• Your emotions and relationships. It may be difficult to learn that you are likely to have a serious disease or have a child who has a disease. This news may also affect your relationship with your partner or other family members.
  • Your treatment choices. If you test positive for a disease-specific gene change, you may have preventive or treatment options to reduce the impact or severity of the disease.
  • Your pregnancy decisions. Genetic testing can help you make decisions about your pregnancy or plan for the future. If you find out that your fetus has a genetic disease, you may decide to end the pregnancy. Or you may change your delivery plans. If your baby is likely to need special care after birth, you may need to deliver in a hospital that can provide this care.
  • Your privacy. Many people worry that their genetic information might affect their job options or their ability to get insurance. But the United States has a law called the Genetic Information Nondiscrimination Act of 2008 (GINA). GINA prevents employers and health insurance companies from using a person's genetic information in employment or coverage decisions. This law does not cover life insurance, disability insurance, or long-term care insurance.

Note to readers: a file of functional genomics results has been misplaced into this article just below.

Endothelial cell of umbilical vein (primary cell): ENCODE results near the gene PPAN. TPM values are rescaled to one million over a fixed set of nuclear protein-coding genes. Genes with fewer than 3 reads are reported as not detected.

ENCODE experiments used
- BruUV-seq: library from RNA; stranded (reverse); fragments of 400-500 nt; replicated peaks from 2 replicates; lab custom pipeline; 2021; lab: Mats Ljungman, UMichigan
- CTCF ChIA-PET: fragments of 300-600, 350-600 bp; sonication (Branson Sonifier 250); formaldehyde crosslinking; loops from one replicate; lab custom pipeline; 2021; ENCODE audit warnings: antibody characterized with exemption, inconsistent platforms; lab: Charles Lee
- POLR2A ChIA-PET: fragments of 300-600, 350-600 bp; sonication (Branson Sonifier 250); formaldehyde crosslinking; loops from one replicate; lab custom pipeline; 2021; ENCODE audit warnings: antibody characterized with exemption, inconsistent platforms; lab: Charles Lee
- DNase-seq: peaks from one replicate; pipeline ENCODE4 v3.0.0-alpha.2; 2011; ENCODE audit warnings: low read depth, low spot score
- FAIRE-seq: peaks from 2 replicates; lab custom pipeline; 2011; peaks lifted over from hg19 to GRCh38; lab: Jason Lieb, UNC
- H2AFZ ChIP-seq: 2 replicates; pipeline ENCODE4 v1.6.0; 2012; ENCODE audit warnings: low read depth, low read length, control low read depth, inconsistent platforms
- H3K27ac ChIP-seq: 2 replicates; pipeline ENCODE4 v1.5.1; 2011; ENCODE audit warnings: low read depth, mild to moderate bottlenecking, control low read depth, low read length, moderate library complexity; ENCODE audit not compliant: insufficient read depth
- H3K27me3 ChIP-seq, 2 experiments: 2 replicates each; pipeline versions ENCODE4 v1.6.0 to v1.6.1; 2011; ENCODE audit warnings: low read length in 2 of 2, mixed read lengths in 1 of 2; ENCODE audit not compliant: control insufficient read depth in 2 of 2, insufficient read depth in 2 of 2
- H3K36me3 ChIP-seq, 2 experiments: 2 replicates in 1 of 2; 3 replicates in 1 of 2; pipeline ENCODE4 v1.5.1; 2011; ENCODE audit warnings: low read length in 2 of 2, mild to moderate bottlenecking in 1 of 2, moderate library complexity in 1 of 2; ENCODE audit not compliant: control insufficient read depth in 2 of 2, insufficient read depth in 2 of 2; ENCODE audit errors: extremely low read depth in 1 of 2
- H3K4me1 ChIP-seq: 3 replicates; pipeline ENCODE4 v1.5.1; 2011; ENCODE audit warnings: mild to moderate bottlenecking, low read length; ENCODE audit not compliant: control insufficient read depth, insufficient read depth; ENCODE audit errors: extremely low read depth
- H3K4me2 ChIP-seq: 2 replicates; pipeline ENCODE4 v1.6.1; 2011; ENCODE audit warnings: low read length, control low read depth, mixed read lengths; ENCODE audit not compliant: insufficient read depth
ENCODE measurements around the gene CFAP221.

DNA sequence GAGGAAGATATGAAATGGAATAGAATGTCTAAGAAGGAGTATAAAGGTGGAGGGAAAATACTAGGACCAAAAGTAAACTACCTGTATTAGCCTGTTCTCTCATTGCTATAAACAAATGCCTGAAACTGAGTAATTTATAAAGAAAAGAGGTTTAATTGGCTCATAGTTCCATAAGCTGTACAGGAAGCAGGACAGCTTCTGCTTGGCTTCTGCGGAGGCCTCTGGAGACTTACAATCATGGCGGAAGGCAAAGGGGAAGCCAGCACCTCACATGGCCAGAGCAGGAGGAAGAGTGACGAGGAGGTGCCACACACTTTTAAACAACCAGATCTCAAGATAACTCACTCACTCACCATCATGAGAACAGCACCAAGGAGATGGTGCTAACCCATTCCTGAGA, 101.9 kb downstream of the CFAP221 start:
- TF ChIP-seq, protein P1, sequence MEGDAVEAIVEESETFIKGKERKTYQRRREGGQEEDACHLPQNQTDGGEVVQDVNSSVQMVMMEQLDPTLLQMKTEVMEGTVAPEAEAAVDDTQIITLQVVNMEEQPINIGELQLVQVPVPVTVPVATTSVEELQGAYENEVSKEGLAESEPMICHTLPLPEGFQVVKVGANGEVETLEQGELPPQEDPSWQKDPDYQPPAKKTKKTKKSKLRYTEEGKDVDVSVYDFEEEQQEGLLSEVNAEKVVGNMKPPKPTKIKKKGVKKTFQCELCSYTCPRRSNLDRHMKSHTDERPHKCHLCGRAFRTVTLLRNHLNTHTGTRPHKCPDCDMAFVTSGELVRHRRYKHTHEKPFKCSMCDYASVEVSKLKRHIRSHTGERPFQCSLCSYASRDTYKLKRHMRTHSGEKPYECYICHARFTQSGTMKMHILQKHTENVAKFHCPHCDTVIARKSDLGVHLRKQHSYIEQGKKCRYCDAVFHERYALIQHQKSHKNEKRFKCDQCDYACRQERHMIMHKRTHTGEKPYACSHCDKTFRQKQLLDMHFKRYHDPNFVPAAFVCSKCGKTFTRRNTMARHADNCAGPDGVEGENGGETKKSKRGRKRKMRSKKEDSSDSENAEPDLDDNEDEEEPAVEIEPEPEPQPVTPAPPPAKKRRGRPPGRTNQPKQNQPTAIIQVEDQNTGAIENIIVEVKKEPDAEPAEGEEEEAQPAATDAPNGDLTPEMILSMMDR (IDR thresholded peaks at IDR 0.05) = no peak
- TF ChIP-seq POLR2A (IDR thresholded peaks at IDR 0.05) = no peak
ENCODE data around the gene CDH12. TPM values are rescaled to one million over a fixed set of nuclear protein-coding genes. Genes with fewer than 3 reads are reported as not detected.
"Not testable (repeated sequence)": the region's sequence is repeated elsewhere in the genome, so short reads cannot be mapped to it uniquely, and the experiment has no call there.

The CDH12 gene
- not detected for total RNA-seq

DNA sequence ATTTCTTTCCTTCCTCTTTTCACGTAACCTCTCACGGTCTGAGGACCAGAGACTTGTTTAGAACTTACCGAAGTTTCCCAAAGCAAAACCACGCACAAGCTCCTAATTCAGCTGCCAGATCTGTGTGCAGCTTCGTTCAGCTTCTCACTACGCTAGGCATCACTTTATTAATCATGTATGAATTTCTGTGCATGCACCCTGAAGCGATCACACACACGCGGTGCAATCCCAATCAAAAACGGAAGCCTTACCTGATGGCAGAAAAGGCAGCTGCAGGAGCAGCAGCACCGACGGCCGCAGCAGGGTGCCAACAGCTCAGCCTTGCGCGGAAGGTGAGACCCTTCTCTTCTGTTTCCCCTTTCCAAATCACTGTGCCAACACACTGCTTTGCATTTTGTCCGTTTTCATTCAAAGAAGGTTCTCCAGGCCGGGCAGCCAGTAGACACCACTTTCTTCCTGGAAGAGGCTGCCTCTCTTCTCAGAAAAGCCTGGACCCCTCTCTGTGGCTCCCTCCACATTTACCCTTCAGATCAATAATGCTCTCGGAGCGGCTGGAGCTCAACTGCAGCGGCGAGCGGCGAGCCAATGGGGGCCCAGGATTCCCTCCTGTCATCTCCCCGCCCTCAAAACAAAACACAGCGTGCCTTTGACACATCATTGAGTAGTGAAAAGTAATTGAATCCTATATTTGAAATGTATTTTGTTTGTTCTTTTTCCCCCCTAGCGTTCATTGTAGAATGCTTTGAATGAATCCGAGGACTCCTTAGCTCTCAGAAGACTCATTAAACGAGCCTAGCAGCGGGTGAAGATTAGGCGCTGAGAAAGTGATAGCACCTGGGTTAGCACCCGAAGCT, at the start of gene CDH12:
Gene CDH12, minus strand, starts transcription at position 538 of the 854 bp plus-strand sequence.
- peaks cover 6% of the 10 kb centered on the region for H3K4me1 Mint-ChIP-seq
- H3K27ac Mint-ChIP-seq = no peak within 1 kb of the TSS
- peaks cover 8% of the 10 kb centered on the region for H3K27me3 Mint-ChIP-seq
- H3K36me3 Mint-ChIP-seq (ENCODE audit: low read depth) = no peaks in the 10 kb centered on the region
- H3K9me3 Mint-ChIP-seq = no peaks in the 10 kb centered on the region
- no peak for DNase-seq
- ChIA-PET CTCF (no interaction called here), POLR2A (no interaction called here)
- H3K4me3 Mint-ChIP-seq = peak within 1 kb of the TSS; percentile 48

The results of genetic testing depend on the type of test done. For example, the results may show if you have a genetic condition, how likely it is that you will have a genetic condition in the future, or if you are a carrier for a condition. The results of prenatal genetic screening may show how likely it is that your fetus will have a genetic condition or birth defect.

This information does not replace the advice of a doctor. Healthwise, Incorporated, disclaims any warranty or liability for your use of this information. Your use of this information means that you agree to the Terms of Use. Learn how we develop our content.

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Related Links

Amniocentesis Chorionic Villus Sampling (CVS) Medical Tests: Questions to Ask the Doctor